The last two nights as I was sitting at the dinner table with my husband and two sons, I was checking out the eating styles of our family. Usually we have one or two water glasses spilled per meal despite all good efforts and best intentions.
Awhile back John got smart and placed towels underneath the chairs of our boys at the kitchen table. This indeed was a valiant effort and we can proudly say that a full 28% of spills are now caught on the towels! (Hey, it's a start!)
Here is how a typical dinner in our household would look to a casual observer:
John does all the cooking because someone (not naming names but happens to be the house female) doesn't like weird smells and textures. More often than not, the boys are not eating the same thing as the parents. As such, John gets to prepare 2 or 3 different meals per night. This would help him hone his cooking skills, except as you'll see, he's the only one in our family currently embracing variety.
1) John (hubby & neurotypical) eats everything on his plate as well as leftovers from everyone else. Mix, match, whatever. It all ends up in the same place... (his philosophy) He uses salt and sauce and doesn't care whether his food touches.
2) Karen (me, an Aspie with sensory issues) eats one plain food at a time and takes sips of water in-between. No condiments for me. From time to time, I eye John's plate to make sure no offensive smelling food will be added. (My husband tends to like a lot of stinky stuff and my sense of smell is like a bloodhound. He can eat salsa downstairs and I'll be ready to gag upstairs.)
Unacceptable Foods & Drinks: Most vegetables, sauces, condiments, anything spicy, anything not plain, anything with carbonation, coffee, cocoa and tea
3) Justin (our oldest, who has Asperger's Syndrome and sensory issues) has his food separated and as usual, it will be yellow or beige, crunchy, bland or plain. If we're lucky, a divided plate will do. More often than not it is cheesy noodles on one plate, corn on another, cauliflower on a third. Separate forks for each!! Should any of his foods accidentally touch or should there not be the right amount of cheese on each noodle, that portion of food would be "ruined" for the rest of the meal. In fact, his whole meal might be ruined.
Acceptable Foods for Justin: Pizza (Pepperoni only - won't eat crust), McDonald's Chicken McNuggets (only brand), Dad's Cheesy Noodles, his Gram's Macaroni & Cheese, chips, Cheetos, Rice Cakes, Pretzels, baby carrots, apple, Old Spaghetti Factory spaghetti with mizithra cheese, Olive Garden breadsticks, white rice, toast cut into 4 equal triangles (but he won't eat the crust) Cheez-Its, M & Ms, chocolate ice cream.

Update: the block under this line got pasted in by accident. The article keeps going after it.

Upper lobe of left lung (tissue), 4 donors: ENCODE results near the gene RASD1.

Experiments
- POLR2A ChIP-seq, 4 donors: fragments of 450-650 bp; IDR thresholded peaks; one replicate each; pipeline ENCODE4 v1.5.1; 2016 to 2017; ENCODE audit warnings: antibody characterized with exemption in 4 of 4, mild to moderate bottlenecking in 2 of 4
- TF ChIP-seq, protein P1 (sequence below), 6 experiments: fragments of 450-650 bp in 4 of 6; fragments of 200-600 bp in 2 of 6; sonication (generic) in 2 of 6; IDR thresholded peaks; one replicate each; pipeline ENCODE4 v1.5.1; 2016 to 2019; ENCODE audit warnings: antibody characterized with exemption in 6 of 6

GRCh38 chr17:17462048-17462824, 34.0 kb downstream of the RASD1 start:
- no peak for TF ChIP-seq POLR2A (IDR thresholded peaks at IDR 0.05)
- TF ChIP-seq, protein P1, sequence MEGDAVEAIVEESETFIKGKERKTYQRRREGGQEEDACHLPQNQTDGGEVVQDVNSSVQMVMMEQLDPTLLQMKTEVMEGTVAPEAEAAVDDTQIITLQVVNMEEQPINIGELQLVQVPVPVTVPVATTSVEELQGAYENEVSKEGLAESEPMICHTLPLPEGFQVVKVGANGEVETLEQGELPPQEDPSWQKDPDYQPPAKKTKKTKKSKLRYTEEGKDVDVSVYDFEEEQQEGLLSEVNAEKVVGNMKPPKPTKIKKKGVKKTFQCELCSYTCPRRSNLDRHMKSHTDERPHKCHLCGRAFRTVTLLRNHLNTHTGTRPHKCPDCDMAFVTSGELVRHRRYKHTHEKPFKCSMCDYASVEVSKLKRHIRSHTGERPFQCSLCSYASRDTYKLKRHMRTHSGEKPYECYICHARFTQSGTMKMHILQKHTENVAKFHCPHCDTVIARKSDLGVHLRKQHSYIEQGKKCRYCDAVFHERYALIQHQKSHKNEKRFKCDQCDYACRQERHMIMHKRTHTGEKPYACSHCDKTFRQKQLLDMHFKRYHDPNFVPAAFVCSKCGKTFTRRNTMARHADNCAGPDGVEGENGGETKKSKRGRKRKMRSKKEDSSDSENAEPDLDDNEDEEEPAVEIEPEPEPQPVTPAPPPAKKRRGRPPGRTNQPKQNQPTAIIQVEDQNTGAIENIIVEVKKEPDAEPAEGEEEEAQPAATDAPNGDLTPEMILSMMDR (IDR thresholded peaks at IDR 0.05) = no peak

Unacceptable Foods: Almost everything else, especially if it is a meat, sauce or is non bland.
4) Ryan (our youngest, who has autism and sensory issues) is sticking his hand in his water glass and pulling out ice to eat with his hands. Occasionally he picks up a fork, tries to stick it in some corn or other food item and pretend to eat. Then he goes back to eating ice chips. Occasionally he will touch another food, sniff it or lick it and if it isn't to his taste, scream "YUCKY!!!!!!!!" and throw the food or plate across the table. Ryan's aim is quite accurate and more often than not, the offending food item lands on John's plate. To my chagrin and Justin's, John subsequently eats the "YUCKY" food. Ryan giggles.
Acceptable Foods for Ryan: It used to be almost anything so long as it wasn't hot, too warm or had fat on it. In the past couple of months, he has gone from eating a variety of foods to not wanting to eat at all.
Unfortunately, Ryan is very oral and is always trying to place inanimate objects in his mouth instead of food. We are constantly having to watch to make sure he doesn't stick something in his mouth unsafe. Chewelry sometimes helps but he has to be redirected many times per hour.
That's just a quick glimpse of a typical dinner at our table. I plan to talk more about our odd eating habits in other blog postings but this is something I've been thinking about posting and I wanted to get it out into the blogosphere before I got distracted by something else.
When I was at a newly formed Autism Support Group meeting about a month ago at Ryan's preschool, the moderator asked what kind of topics we'd like to hear about or get help with. One mom called out "getting my child to eat healthy foods" and every other parent except one raised her / his hand in agreement.
It seems like there are a lot of us picky eaters out there and it starts at a very young age. I will share my own personal confessions of a picky eater in an upcoming blog because this is something I've struggled with since I was in preschool and when I was in junior high, I developed an eating disorder (compulsive overeating) which I am proud to say that I have recovered from (for the most part) but still deal with daily since after all, food is one of those things we need to stay alive!
If you feel like sharing (anonymously is cool too) , what have your experiences been with eating and food variance? Are you or your child on the spectrum a picky eater? What has been successful for you in trying to introduce new foods?